"The scaling argument was ridiculous at first, and now it's sinister. Core wants to take transactions away from miners to give to their banking buddies - crippling Bitcoin to only be able to do settlements. They are destroying Satoshi's vision. SegwitCoin is Bankcoin, not Bitcoin" ~ u/ZeroFucksG1v3n
u/Uptrenda on SegWit: "Core is forcing every Bitcoin startup to abandon their entire code base for a Rube Goldberg machine making their products so slow, inconvenient, and confusing that even if they do manage to 'migrate' to this cluster-fuck of technical debt it will kill their businesses anyway."
"SegWit [would] bring unnecessary complexity to the bitcoin blockchain. Huge changes it introduces into the client are a veritable minefield of issues, [with] huge changes needed for all wallets, exchanges, remittance, and virtually all bitcoin software that will use it." ~ u/Bitcoinopoly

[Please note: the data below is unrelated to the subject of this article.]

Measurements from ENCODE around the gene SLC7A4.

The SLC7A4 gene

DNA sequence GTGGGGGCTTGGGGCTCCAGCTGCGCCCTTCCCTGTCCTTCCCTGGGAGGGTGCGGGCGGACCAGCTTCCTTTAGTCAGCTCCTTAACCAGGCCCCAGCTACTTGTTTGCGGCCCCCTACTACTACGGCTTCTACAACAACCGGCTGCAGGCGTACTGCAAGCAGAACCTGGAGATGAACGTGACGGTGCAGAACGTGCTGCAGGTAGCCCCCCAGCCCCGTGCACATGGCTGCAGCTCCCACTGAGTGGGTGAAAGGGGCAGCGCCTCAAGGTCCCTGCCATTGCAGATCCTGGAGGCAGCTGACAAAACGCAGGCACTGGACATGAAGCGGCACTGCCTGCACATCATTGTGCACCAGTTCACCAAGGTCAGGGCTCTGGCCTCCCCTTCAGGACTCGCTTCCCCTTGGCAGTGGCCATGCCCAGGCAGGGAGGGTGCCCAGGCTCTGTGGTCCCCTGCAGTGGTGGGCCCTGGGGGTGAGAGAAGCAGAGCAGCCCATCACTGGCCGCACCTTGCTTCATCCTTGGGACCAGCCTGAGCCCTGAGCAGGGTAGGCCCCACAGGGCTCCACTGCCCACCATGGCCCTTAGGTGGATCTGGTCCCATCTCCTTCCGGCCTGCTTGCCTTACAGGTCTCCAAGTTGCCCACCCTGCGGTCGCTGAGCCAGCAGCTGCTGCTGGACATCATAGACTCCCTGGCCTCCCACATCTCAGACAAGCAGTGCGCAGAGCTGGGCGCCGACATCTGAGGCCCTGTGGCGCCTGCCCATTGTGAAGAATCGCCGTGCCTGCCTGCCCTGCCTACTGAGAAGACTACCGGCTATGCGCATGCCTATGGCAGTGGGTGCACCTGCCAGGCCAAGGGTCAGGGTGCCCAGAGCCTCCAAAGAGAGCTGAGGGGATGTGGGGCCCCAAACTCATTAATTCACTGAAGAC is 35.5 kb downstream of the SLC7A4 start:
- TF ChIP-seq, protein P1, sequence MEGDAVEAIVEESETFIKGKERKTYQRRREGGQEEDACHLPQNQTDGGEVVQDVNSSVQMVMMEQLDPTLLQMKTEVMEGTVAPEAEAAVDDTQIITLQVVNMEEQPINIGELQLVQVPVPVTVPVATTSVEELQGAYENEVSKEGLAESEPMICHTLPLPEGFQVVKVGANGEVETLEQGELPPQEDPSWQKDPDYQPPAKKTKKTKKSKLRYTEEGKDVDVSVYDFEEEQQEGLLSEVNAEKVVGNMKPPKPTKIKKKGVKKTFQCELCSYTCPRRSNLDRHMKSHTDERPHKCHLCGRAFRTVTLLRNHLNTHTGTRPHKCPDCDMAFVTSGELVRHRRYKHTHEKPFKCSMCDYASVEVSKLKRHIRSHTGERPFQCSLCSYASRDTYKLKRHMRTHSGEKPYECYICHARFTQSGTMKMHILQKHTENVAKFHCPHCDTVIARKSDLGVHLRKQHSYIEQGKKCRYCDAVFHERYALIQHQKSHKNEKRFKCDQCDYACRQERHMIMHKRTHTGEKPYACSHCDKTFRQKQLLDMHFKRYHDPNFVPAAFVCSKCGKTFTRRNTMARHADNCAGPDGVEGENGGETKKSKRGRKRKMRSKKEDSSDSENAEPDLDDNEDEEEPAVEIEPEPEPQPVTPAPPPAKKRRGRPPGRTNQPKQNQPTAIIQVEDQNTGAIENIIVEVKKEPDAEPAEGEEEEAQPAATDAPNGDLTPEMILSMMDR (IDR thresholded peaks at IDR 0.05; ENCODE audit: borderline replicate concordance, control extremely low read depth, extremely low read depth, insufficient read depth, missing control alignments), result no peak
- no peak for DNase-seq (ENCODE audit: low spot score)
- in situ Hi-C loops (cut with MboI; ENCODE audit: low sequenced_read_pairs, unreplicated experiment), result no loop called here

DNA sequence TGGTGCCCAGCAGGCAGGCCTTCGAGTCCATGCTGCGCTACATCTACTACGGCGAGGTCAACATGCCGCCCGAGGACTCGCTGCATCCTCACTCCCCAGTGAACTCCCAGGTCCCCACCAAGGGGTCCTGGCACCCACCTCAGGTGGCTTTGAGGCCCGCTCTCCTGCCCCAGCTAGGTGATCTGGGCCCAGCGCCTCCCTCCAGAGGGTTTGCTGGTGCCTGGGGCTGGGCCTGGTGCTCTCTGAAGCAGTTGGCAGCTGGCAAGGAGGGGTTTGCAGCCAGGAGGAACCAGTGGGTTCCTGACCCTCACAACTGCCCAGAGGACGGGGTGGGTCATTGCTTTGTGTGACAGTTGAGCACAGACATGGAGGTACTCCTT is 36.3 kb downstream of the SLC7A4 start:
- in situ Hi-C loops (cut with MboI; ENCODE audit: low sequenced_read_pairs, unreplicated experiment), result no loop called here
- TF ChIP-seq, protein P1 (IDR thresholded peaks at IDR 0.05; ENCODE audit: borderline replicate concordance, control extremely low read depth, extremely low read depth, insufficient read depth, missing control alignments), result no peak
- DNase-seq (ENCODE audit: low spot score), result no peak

Just because something is a "soft fork" doesn't mean it isn't a massive change. SegWit is an alt-coin. It would introduce radical and unpredictable changes in Bitcoin's economic parameters and incentives. Just read this thread. Nobody has any idea how the mainnet will react to SegWit in real life.
Core/Blockstream & their supporters keep saying that "SegWit has been tested". But this is false. Other software used by miners, exchanges, Bitcoin hardware manufacturers, non-Core software developers/companies, and Bitcoin enthusiasts would all need to be rewritten, to be compatible with SegWit
SegWit-as-a-softfork is a hack. Flexible-Transactions-as-a-hard-fork is simpler, safer and more future-proof than SegWit-as-a-soft-fork - trivially solving malleability, while adding a "tag-based" binary data format (like JSON, XML or HTML) for easier, safer future upgrades with less technical debt